Every way we look at it, Covid-19 presents us with new challenges and repercussions.
BBC reports an MP, Layla Moran, talking about the staggering number of “long covid” cases in the UK. As per her estimates, current numbers are crossing 300,000 patients.
With such a large number of patients, it is important to recognize this as an “occupational disease”. Now, in practice, what this really means is that around half of the hospitalized patients would still exhibit symptoms as long as six months since the first onset of the disease.
On the other hand, from the people who did not get hospitalized, 10% would still show the symptoms after 3 months.
While the UK has reacted by establishing 10 more “Long covid” clinics, other countries are not being that proactive.
Every semester, some of my students develop web pages for their projects. Here, I would like to showcase outcome from my students in Spring 2020 semester. It is interesting to note that most of this semester was conducted online.
The whole world seems to be waiting for a cure for Covid-19. Numerous companies and researchers around the world are racing to beat the clock in making a vaccine available for the masses. In their efforts to develop a vaccine, often times however, there are setbacks and even confusing results.
One such case is that of the Oxford’s vaccine which has very strange results. Nature reports that the developers have discovered 70% efficacy for a two-dose vaccine. This was analyzed a fortnight after the second dose. Read more here.
Cancer is a dreadful disease. In some ways, it is actually a disorder or malfunction of the body. While its details are still fuzzy, considering the large number and types of cancer, it appears as an emergence resulting from a lack of coordination of various systems inside the body.
Scientists have always been looking for the origins of Cancer. Recently they have found concrete proof of cancer existence in animals dating back to the dinosaurs.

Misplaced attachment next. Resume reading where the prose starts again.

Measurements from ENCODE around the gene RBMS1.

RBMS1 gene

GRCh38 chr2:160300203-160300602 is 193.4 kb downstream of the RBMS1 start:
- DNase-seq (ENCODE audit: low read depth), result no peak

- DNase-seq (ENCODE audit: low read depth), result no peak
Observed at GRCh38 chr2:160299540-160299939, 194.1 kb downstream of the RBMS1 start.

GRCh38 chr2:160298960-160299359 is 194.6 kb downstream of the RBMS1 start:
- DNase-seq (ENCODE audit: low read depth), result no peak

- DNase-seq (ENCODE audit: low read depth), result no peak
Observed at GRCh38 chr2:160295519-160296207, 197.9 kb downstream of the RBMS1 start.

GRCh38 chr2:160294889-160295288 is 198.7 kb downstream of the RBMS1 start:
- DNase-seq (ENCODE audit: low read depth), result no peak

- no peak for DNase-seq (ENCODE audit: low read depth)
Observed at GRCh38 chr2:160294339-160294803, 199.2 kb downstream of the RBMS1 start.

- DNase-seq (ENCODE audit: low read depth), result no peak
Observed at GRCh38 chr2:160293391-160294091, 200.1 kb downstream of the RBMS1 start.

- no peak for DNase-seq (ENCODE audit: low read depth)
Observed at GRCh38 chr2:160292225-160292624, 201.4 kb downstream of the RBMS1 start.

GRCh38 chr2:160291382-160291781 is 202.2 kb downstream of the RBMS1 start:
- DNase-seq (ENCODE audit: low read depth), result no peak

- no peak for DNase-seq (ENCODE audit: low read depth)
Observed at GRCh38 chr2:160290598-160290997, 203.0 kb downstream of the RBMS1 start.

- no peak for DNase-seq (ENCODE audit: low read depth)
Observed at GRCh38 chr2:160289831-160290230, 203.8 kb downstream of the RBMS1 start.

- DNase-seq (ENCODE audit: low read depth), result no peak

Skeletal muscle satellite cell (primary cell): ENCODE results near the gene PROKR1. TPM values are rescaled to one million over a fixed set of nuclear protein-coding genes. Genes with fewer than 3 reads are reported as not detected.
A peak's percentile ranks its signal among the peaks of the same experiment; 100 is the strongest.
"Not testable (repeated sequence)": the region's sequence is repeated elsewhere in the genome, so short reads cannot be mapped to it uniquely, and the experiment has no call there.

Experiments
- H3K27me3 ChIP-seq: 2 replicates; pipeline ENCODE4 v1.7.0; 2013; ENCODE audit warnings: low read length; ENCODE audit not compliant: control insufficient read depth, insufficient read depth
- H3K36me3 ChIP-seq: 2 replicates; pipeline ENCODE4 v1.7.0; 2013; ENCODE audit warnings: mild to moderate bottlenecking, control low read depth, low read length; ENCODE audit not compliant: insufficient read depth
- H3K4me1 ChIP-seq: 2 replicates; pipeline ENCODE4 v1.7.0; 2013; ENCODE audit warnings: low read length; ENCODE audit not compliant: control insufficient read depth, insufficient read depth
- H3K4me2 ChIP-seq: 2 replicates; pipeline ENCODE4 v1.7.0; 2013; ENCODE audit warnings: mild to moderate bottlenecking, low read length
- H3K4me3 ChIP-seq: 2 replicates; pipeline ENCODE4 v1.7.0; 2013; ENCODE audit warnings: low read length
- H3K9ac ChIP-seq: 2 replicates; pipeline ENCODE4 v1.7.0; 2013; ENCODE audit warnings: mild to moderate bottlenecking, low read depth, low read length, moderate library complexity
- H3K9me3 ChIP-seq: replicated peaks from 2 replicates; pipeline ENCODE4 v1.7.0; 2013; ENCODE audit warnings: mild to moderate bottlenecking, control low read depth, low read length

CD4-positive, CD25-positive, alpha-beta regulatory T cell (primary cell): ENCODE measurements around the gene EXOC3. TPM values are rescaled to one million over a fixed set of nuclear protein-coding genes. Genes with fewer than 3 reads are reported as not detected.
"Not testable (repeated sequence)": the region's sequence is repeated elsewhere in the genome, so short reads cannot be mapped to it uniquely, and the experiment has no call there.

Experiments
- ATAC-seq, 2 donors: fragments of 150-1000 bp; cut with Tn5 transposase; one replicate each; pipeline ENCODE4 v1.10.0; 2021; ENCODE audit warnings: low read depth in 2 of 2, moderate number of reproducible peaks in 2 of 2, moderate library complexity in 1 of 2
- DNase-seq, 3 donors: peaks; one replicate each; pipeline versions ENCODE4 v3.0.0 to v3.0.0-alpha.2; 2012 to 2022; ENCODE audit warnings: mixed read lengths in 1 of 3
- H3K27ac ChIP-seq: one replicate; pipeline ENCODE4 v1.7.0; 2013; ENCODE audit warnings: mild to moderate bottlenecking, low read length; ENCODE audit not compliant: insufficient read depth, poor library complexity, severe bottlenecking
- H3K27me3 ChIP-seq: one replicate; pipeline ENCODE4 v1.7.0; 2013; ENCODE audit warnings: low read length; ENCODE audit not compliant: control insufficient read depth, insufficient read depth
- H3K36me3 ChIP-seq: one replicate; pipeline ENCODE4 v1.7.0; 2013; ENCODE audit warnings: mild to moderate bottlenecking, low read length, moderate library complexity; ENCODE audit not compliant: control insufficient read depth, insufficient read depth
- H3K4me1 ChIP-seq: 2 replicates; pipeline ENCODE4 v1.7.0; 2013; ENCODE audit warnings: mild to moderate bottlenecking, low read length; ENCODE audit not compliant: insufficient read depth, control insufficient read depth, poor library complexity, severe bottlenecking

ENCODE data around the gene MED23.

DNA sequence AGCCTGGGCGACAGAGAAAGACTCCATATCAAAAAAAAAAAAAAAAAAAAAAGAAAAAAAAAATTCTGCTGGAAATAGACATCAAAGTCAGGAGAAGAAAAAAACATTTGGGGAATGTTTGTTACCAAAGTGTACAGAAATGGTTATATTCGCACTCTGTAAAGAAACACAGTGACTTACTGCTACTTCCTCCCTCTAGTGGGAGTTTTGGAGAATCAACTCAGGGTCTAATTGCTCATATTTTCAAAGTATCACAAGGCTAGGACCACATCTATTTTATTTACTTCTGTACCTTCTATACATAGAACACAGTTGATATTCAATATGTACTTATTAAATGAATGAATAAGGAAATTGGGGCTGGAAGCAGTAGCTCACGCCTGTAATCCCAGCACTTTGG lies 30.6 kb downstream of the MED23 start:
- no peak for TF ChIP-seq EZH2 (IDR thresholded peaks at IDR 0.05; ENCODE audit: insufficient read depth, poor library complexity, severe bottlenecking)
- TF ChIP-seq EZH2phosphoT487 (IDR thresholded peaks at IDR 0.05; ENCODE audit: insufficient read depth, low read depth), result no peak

David Evans, senior curator of Paleontology at the Royal Museum of Ontario in Toronto has identified bone cancer from a so-called “Centrosaurus” dinosaur from around 70–75 million years ago.
The study has been presented in the journal Lancet Oncology .
To the best of our current knowledge, moon is the only natural “official” satellite orbiting our planet.
This, however, has often been challenged by some researchers over time who call some near-earth objects with synchronized orbits as “second moons” [1, 2].
While a number of these observations have been discarded by the scientific community, there still are objects which include temporary satellites, quasi-satellites, trojans, horseshoe orbit objects and more.
This is actually an exception in the solar system with 70 known moons for Jupiter.
The Hubble telescope took this splendid shot of our moon in 1991.
Sepharial, A. The Science of Foreknowledge: Being a Compendium of Astrological Research, Philosophy, and Practice in the East and West.; Kessinger Publishing (reprint), 1997, pp. 39–50; ISBN 1-56459-717-2
Bakich, Michael E. The Cambridge Planetary Handbook. Cambridge University Press, 2000, ISBN0-521-63280-3, p. 148
Background Complex Adaptive Systems involve a large number of variables. These variables are essentially inputs from complex processes which can often be modeled as agents. The data generated from these systems can be considerably nonlinear and difficult to understand.
Problem Statement In systems which are very closely linked to the human world, often times, there is a need to make quick or at least, expensive decisions in a relatively shorter amount of time.
Research Outcome The presented research reaffirms the belief of the Complex Adaptive Systems (CAS) community that simpler models can be considerably better in terms of making decisions.
Casey Helgeson et al, Why Simpler Computer Simulation Models Can Be Epistemically Better for Informing Decisions, Philosophy of Science (2020). DOI: 10.1086/711501
A’ndrea Elyse Messer Simpler models may be better for determining some climate risk by Blog